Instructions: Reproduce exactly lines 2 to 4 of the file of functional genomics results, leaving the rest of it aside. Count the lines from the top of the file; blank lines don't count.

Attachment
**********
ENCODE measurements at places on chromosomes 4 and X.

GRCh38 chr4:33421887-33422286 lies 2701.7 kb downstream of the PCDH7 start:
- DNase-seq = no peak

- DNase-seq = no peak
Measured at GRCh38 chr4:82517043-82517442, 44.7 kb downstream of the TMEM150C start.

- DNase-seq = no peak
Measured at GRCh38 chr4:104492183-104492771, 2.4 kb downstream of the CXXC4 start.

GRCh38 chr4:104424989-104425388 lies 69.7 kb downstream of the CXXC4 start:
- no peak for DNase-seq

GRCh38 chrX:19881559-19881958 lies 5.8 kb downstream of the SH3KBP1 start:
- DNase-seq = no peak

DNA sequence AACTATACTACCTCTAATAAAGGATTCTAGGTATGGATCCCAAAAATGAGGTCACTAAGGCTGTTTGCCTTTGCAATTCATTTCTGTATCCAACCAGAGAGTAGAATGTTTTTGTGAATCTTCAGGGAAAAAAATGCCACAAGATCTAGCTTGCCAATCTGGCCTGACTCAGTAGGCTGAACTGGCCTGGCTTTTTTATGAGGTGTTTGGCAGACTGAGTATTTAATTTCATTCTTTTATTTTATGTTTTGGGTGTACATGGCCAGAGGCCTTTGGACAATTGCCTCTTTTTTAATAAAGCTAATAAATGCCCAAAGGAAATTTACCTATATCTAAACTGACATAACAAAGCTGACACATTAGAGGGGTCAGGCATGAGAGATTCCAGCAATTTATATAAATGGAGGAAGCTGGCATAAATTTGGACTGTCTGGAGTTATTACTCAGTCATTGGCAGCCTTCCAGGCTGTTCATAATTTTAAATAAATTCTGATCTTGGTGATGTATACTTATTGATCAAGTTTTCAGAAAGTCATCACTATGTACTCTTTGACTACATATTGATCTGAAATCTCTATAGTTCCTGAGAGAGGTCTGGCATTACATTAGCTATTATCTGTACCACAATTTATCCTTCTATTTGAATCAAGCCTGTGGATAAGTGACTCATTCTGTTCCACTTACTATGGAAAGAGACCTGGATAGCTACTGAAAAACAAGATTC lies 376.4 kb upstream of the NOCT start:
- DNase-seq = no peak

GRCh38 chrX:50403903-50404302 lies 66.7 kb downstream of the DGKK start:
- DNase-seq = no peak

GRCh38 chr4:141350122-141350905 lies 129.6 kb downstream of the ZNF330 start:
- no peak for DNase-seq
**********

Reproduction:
GRCh38 chr4:33421887-33422286 lies 2701.7 kb downstream of the PCDH7 start:
- DNase-seq = no peak

- DNase-seq = no peak